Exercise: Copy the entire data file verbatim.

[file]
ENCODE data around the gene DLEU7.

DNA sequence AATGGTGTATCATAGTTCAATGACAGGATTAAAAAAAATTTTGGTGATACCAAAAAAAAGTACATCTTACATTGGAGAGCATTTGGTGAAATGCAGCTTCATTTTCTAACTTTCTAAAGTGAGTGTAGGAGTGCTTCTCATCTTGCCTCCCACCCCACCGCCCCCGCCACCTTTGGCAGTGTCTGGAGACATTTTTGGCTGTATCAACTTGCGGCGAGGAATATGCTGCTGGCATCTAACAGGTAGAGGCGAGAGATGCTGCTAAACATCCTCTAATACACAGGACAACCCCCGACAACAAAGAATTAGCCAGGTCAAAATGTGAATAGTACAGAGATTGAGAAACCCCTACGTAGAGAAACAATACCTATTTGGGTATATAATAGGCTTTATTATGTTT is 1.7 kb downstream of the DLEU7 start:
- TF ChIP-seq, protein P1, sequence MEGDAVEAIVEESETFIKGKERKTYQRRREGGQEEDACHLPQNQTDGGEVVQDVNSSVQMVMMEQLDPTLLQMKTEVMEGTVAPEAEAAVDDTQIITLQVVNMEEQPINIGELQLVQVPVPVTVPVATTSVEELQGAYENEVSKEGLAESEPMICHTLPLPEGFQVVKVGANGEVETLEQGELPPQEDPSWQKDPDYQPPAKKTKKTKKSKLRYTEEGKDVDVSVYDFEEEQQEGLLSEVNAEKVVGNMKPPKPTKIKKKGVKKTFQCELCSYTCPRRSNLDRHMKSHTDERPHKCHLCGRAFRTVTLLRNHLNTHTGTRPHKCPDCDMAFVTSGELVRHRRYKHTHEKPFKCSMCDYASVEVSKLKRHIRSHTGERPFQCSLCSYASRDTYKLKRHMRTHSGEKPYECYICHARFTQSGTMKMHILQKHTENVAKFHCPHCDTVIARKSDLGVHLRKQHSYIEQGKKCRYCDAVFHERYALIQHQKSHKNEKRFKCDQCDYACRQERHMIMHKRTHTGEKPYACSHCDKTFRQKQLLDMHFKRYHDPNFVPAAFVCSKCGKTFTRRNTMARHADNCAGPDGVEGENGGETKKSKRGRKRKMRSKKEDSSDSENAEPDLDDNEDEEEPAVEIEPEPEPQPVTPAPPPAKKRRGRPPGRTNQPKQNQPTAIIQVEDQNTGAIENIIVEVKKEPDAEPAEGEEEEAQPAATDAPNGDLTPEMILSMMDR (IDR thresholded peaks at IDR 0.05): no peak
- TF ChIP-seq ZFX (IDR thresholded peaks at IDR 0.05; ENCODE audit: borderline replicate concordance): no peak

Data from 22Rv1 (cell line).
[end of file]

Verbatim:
ENCODE data around the gene DLEU7.

DNA sequence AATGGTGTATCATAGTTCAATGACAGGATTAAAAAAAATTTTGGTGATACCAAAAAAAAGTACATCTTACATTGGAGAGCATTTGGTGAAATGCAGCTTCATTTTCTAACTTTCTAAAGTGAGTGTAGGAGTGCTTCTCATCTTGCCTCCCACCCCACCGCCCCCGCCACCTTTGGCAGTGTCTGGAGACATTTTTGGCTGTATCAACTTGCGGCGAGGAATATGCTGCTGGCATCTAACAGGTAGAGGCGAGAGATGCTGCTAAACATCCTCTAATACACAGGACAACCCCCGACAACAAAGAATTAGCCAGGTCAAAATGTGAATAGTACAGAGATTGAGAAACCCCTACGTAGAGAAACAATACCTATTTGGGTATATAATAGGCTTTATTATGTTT is 1.7 kb downstream of the DLEU7 start:
- TF ChIP-seq, protein P1, sequence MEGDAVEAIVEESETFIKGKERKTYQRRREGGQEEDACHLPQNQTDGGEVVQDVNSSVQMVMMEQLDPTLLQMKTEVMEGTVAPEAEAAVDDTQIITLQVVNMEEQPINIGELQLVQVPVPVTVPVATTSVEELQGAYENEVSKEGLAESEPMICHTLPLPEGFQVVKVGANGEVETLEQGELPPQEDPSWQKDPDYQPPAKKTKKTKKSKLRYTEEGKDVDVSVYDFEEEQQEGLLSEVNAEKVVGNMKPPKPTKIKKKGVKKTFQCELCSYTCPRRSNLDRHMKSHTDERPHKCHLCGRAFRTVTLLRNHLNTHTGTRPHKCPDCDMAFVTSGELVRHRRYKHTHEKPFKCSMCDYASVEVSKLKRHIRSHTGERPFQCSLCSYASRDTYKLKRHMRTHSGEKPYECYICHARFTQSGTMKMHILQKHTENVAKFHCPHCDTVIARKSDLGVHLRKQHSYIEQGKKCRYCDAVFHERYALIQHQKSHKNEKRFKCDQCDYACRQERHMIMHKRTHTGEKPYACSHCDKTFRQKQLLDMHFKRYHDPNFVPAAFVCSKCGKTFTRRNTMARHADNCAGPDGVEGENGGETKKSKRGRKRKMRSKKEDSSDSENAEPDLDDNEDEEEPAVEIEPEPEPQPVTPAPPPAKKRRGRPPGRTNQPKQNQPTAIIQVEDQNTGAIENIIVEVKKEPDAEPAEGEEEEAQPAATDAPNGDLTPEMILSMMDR (IDR thresholded peaks at IDR 0.05): no peak
- TF ChIP-seq ZFX (IDR thresholded peaks at IDR 0.05; ENCODE audit: borderline replicate concordance): no peak

Data from 22Rv1 (cell line).